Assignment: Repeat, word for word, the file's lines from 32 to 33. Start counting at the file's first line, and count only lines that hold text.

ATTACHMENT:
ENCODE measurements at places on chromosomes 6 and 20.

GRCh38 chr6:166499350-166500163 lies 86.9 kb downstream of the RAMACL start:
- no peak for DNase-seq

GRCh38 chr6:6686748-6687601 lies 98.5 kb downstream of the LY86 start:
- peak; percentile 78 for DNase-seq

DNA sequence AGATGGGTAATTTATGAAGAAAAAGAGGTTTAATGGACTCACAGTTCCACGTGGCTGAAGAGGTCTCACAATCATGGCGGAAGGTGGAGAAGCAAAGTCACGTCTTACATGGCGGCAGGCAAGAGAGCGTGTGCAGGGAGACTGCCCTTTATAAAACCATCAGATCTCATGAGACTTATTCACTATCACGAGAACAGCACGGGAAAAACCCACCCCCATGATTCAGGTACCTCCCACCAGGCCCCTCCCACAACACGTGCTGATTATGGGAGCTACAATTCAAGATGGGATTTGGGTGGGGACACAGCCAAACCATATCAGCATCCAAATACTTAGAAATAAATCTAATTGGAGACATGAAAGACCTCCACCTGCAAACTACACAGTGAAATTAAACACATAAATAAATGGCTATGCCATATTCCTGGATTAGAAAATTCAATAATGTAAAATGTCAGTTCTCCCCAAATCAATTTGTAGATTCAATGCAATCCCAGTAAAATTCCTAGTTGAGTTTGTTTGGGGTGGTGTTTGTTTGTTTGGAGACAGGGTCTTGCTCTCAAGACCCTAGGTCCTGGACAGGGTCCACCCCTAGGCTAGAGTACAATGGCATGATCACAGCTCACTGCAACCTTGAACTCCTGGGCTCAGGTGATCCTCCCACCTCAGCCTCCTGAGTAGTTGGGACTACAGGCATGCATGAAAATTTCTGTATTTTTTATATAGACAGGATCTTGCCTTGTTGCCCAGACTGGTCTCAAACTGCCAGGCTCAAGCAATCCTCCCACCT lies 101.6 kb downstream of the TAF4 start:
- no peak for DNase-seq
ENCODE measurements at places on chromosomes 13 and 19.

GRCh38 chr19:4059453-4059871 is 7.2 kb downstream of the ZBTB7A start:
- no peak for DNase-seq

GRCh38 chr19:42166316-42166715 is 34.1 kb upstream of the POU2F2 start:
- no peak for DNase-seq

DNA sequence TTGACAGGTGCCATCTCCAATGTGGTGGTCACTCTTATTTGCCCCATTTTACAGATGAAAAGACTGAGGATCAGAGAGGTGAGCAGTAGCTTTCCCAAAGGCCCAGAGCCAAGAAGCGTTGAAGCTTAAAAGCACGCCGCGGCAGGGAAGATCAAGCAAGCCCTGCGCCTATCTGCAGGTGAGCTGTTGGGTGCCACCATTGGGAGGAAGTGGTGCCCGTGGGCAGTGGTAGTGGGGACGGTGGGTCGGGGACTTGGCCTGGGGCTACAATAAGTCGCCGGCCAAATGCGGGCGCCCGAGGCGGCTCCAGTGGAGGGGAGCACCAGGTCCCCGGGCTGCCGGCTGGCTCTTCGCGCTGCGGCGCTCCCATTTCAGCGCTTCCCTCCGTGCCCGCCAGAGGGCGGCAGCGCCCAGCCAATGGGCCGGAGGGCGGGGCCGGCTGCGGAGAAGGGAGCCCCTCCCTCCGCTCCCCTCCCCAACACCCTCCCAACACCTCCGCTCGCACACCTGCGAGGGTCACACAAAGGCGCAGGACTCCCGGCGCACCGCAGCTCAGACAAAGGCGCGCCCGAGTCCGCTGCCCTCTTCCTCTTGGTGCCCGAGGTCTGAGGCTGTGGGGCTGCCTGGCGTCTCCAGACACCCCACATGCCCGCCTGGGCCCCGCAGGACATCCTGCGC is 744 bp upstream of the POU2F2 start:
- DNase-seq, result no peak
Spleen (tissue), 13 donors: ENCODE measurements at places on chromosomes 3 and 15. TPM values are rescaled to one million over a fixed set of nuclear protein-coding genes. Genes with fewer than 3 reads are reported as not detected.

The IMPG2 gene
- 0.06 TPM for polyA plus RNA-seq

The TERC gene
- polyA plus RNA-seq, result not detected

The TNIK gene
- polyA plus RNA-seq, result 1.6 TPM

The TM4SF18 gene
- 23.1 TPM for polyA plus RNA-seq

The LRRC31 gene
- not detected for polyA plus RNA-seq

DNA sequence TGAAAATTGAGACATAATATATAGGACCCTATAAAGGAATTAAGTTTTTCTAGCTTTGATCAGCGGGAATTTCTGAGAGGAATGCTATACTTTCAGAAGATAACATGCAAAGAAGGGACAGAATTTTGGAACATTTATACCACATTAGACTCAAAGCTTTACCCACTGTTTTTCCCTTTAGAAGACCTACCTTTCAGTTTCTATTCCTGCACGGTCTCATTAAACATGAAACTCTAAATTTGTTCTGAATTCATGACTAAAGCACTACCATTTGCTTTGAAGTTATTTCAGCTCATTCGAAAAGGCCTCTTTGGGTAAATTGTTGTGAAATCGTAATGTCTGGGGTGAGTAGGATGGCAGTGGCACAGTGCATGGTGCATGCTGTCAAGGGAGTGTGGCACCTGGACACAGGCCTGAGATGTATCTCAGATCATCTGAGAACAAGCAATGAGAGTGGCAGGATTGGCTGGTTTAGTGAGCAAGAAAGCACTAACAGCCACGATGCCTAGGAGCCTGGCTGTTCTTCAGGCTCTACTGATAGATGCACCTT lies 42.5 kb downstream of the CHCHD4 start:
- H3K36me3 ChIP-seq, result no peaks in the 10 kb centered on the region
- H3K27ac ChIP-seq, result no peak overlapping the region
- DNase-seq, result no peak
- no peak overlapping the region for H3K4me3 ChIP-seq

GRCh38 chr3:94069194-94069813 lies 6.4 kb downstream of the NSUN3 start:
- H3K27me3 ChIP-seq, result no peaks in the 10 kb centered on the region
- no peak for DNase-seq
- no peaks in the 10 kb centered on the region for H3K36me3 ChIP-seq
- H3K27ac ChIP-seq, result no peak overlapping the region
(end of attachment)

- H3K27me3 ChIP-seq, result no peaks in the 10 kb centered on the region
- no peak for DNase-seq